Gordon GriffinKate M. GrowleyDavid Bodenheimer

After years of abortive attempts by Congress to enact comprehensive cybersecurity legislation, the President took matters into his own hands on February 12, signing an Executive Order, Improving Critical Infrastructure Cybersecurity.  Identifying the cyber threat as “one of the most serious national security challenges we must confront,” this Order, along with its contemporaneous Presidential Policy Directive, lays out the policy goals for the President’s cybersecurity program, as well as some specific initiatives. 

Overview.  The Order is long on plans for coordinating government cyber efforts, but it is short on concrete details for just how to implement such a unified whole-of-government approach.  The specifics in the eight-page document include two major initiatives relating to information sharing and cybersecurity standards.

Information Sharing.  The Order lays out the goals and requirements for information sharing on cyber threats.  Within 120 days, the Order  provides:  (1) the Secretary of Homeland Security(“the Secretary”), the Director of National Intelligence (“DNI”), and the Attorney General (“AG”) shall issue instructions on producing unclassified reports of cyber threats to specifically targeted entities; (2) the Secretary, the DNI, and the AG shall include in these instructions a process for disseminating classified reports to those entities authorized to receive such information; and (3) the Secretary, in coordination with the Secretary of Defense, shall establish a voluntary information-sharing network called the “Enhanced Cybersecurity Services Program,” which will provide classified threat information to eligible companies.

Cybersecurity Standards.  The Order also requires the Secretary of Commerce to direct the Director of the National Institute of Standards and Technology (“NIST”) to develop a set of standards and processes, incorporating “voluntary consensus standards and industry best practices to the fullest extent possible,” to address cyber risks.  The Order designates this set of standards as the “Baseline Framework.”  In addition, the Secretary must establish a Voluntary Critical Infrastructure Cybersecurity Program, using the Baseline Framework as the foundation for entry into the program.  The Order directs the Secretary to establish a set of incentives for private companies to enter into the Program, noting that some of the preferred incentives may require legislation.  Finally, the Order directs the Federal Acquisition Regulatory Council to develop recommendations on “the feasibility, security benefits, and relative merits of incorporating security standards into acquisition planning and contract administration,” thus signaling a likely push for new cybersecurity acquisition regulations for government contractors and the private sector.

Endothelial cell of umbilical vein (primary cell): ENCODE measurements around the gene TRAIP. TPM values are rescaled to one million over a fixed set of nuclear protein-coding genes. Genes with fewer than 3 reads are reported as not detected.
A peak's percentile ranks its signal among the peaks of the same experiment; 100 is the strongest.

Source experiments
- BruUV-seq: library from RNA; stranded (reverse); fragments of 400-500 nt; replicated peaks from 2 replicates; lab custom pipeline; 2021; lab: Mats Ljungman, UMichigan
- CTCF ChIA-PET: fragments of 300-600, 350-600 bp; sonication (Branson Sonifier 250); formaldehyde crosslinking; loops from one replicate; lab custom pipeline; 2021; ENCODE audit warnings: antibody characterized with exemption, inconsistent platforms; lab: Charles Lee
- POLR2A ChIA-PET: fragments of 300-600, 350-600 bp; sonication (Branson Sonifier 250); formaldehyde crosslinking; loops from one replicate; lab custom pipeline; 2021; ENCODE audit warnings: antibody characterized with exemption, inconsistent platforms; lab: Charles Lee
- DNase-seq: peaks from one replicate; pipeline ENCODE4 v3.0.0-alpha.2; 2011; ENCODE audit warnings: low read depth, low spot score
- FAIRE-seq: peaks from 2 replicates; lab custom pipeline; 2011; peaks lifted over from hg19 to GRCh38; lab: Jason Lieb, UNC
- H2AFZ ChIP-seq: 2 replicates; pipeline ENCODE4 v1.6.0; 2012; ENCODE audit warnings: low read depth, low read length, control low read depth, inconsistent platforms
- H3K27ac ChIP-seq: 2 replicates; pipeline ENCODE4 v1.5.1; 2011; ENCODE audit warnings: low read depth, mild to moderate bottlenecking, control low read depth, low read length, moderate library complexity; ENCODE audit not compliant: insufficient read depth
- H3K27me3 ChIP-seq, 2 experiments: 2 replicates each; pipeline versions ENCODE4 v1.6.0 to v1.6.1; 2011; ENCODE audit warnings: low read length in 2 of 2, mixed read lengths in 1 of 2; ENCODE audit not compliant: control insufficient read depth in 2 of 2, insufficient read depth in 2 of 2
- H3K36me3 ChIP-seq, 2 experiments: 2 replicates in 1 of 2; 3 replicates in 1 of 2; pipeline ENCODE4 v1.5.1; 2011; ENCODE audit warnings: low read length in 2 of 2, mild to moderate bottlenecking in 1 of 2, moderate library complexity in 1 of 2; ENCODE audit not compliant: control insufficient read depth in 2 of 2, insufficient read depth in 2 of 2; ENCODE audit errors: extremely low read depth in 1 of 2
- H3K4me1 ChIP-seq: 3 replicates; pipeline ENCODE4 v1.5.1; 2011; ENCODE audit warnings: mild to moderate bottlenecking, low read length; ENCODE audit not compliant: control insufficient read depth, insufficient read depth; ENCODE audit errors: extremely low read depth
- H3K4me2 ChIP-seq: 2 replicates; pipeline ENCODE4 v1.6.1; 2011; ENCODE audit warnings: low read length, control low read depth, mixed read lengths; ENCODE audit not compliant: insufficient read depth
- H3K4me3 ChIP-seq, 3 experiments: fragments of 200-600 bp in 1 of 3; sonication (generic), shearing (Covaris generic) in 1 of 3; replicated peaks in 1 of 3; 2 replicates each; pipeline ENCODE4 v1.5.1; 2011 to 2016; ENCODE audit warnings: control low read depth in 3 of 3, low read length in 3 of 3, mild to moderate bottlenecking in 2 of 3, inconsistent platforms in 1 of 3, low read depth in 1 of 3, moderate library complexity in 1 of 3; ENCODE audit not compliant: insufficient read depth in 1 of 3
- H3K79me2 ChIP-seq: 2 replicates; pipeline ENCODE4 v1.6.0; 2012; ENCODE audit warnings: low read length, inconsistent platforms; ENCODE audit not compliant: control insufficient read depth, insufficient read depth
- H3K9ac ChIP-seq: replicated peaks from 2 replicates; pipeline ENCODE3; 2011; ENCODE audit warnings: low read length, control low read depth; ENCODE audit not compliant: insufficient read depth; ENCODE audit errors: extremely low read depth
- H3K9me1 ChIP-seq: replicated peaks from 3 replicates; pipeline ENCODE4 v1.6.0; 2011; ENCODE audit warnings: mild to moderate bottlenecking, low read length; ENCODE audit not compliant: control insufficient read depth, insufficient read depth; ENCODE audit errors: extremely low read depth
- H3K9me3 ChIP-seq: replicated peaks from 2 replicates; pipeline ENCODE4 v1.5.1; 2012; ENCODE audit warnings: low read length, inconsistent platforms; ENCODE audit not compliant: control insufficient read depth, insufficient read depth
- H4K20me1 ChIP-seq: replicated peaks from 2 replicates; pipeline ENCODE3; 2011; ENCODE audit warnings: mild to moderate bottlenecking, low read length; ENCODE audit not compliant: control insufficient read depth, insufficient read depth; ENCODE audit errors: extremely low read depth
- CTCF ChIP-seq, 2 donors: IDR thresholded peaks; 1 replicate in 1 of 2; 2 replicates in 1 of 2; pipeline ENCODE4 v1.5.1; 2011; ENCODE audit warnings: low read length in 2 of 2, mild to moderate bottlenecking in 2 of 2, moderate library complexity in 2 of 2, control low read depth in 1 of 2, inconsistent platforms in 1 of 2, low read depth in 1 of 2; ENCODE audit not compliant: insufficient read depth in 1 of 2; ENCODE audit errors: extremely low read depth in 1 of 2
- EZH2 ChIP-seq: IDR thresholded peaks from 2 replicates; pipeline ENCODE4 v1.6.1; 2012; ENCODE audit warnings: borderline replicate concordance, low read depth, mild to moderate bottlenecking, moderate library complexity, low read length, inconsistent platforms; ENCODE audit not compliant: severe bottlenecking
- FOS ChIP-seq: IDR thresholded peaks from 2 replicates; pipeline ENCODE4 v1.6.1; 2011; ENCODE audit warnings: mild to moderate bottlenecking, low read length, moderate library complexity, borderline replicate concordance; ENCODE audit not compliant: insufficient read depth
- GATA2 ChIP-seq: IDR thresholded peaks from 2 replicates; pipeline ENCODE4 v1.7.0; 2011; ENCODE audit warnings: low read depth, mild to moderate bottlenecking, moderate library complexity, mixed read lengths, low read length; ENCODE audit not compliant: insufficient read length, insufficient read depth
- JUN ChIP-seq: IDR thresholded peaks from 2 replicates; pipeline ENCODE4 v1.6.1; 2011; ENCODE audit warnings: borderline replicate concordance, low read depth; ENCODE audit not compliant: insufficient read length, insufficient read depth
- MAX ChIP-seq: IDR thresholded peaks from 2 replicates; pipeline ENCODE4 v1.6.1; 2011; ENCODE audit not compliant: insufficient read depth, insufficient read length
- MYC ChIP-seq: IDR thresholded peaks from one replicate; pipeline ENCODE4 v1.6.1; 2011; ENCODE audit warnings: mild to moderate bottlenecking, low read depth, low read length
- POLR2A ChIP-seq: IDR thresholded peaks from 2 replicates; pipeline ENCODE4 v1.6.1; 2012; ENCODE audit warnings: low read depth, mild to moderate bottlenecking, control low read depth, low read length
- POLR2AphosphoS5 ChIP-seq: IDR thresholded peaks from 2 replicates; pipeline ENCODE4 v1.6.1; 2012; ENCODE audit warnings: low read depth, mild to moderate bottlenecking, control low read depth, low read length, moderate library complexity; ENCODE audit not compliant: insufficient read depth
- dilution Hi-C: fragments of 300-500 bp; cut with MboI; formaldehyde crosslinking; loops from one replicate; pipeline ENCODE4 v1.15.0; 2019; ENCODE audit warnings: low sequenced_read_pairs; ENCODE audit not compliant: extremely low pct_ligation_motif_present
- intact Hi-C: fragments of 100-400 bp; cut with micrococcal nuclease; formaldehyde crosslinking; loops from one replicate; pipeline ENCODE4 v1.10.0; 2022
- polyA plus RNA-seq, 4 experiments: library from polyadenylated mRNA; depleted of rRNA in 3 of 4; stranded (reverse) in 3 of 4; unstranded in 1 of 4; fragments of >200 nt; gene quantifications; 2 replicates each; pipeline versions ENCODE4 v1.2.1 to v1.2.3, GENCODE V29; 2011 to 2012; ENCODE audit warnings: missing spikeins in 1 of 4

No Safe Harbors.  The Order is almost as notable for what it lacks as for what it includes.  The executive branch lacks the legal authority to indemnify companies that meet certain minimum security standards or to exempt from FOIA any information shared by private entities.  These steps will be vital to ensure private sector cooperation and buy-in to the federal government’s cybersecurity plans.

The Future.  In his State of the Union address, the President underscored the continuing need for cyber legislation, concluding that “Congress must act as well, by passing legislation to give our government a greater capacity to secure our networks and deter attacks.”  Until Congress acts, questions will remain on just what sort of public-private partnership can exist without protections for participating private entities.  Similarly, government contractors will need to pay close attention to the forthcoming incentives and recommendations on security standards in acquisition planning and government contract administration.